That’s a hard fact for people to comprehend, since it seems counter-intuitive. Why would the Air Quality Bureau permit that level of pollution if it were not safe? The answer is that public health had virtually nothing to do with the emissions levels which Intel sought and which state regulators approved.

Nobody made a determination that the permit limits of 96.5 tons a year of volatile organic compounds and 24 tons a year of Hazardous Air Pollutants would be safe.

Yet Intel’s PR folks are only too happy for the public to interpret their graph on annual emissions to mean that if Intel’s emissions are so much lower that the permitted level it has to be safe.

Neither the Intel PR sheet nor the disputed health risk assessment that completed the Corrales Air Toxics Study addressed the possibility that perhaps some of the people most affected by Intel’s pollution (such as the two individuals said to have sent in more than half the complaints) have been pre-sensitized to react to smaller doses of the toxins which were measured during the study.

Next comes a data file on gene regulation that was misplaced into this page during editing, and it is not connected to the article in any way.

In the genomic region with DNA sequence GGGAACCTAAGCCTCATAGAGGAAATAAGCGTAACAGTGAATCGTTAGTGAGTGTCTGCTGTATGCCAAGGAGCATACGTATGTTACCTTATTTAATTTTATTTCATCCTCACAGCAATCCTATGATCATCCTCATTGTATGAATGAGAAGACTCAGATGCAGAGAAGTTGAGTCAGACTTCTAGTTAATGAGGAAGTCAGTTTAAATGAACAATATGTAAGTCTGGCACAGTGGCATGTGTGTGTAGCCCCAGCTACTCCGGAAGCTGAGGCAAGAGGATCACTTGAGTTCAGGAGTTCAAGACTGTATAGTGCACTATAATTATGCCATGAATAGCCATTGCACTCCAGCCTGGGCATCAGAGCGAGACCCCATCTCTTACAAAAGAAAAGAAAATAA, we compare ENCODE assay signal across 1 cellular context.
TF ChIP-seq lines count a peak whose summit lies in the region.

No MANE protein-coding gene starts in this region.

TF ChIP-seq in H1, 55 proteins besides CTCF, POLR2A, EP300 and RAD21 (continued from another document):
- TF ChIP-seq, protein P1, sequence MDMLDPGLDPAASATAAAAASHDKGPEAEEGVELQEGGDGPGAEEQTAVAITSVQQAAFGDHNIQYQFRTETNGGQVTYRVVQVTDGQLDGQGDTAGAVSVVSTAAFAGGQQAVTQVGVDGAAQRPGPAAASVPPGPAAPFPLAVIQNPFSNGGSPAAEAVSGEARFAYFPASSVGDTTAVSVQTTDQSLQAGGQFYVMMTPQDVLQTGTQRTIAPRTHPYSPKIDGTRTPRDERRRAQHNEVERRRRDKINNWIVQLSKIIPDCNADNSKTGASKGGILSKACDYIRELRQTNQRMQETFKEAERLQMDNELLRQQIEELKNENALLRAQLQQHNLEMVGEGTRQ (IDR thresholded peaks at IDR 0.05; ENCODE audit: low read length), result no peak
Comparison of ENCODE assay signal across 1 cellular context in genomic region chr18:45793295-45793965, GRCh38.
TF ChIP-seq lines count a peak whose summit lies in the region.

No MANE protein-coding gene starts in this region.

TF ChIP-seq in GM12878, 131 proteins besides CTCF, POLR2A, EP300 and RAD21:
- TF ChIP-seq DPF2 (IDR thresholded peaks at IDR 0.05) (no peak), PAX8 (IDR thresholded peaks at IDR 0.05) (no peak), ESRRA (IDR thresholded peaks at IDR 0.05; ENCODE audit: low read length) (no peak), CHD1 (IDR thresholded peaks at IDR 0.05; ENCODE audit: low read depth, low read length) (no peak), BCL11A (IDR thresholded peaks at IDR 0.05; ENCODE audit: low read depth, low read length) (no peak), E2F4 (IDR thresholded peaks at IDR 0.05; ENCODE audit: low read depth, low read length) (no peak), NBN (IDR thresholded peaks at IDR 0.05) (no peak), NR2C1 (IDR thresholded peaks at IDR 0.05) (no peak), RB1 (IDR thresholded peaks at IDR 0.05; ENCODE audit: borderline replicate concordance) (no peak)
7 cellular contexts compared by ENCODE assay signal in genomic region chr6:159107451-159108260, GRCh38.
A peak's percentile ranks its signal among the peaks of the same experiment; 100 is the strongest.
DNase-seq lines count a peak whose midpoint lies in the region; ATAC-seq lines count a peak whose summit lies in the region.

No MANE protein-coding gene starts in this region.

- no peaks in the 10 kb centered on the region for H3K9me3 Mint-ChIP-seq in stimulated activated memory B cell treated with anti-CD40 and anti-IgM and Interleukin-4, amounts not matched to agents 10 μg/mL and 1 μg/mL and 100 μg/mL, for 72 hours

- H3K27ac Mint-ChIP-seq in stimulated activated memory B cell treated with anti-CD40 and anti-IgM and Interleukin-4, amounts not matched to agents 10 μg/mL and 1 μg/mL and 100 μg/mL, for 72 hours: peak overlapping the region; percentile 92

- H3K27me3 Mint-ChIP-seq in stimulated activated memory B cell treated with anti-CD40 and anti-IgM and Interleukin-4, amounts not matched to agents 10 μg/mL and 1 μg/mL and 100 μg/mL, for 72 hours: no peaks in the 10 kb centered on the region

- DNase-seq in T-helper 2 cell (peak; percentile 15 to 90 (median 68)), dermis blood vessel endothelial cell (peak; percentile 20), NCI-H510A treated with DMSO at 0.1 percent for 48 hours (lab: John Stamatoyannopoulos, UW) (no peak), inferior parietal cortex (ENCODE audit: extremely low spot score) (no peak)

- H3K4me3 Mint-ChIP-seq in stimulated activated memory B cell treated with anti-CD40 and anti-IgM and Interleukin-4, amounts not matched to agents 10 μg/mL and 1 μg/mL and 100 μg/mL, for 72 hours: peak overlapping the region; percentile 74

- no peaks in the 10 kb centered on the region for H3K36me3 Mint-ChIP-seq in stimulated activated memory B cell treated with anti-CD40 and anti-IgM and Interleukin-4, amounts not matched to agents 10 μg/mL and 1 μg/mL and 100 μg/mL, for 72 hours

That is more than probably due to the massive exposures they received from Intel in the early- and mid-1990s before Intel installed its main pollution control equipment.

Back then, Intel reported releasing some 140 tons a year of volatile organic compounds, compared to about 43 tons now—and nobody ever made a determination back then that 140 tons was safe. In fact, Intel’s permitted level then was 356 tons a year, and nobody ever said that was safe. (See Corrales Comment Vol. XII, No. 12, August 7, 1993 “More Air Pollution from Intel Than at Silicon Valley Factories.”)

Earlier this year, one of the three whistle-blowers formerly with the Air Quality Bureau explained how he became sensitized to Intel’s fumes when he conducted inspections there.

Matt Stebleton, a former bureau compliance officer, visited the Intel site regularly for about four years. He said Corrales residents were calling his office eight to 12 times a day in the early 1990s to complain about health effects from Intel’s emissions, “and every call was from a different person.

“They had itchy eyes, sore throat, headache, the whole gamut of things.”

Stebleton said he himself grew allergic to Intel’s fumes after repeated inspections there. “Over the time that I was going there I got kind of allergic to the emissions,” he said in February of this year. “My throat would close up faster and faster, and I would itch ....

“The way regulations are written, it’s not based on health effects. It’s not a matter of getting a bunch of scientists in a room to say, ‘well, we found the health effects on rats is this and the [extrapolated] effect on humans is this.’ That’s not how it’s done. That’s how people think it’s done, but it’s not.” ....

[This article was originally printed in the Corrales Comment of July 24, 2004.]